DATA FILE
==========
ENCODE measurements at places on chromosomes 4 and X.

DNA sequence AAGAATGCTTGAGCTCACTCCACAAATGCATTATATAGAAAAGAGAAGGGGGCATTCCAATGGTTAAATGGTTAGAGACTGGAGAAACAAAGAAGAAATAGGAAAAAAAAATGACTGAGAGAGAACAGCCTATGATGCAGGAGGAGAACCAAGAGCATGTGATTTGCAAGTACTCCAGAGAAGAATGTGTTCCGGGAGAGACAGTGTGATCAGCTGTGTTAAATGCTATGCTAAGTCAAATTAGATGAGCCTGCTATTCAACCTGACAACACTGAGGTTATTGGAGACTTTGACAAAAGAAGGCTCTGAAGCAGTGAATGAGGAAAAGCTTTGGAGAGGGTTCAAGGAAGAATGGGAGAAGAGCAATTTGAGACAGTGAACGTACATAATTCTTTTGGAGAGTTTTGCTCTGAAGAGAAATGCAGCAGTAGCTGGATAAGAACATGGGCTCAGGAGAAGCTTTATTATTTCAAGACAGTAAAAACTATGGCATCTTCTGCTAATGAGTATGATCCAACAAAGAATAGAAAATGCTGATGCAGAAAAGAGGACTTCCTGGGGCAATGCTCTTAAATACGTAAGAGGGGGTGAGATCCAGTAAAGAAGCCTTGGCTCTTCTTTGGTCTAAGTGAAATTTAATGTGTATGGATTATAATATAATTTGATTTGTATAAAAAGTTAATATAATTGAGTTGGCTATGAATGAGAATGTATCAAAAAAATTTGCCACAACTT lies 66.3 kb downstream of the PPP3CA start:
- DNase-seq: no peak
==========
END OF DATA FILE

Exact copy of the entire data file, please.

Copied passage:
ENCODE measurements at places on chromosomes 4 and X.

DNA sequence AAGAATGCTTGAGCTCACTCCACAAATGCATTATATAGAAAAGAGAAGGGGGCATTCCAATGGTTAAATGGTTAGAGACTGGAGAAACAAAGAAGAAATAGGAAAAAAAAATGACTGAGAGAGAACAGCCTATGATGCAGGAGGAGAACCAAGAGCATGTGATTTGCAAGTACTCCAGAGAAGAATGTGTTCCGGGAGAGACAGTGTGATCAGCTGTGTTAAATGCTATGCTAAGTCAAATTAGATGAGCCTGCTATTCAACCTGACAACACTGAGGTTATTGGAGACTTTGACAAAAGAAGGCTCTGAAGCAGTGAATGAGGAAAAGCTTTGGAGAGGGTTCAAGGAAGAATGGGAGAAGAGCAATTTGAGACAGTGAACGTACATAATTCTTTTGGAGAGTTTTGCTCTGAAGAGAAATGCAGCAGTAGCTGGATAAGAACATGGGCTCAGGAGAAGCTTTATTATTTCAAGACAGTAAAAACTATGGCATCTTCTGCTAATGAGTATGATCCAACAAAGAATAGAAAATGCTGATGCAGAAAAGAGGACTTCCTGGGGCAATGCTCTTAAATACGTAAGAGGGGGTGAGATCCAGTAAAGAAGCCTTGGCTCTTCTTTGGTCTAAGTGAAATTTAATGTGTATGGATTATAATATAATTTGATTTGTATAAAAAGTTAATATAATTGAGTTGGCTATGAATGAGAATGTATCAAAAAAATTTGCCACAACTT lies 66.3 kb downstream of the PPP3CA start:
- DNase-seq: no peak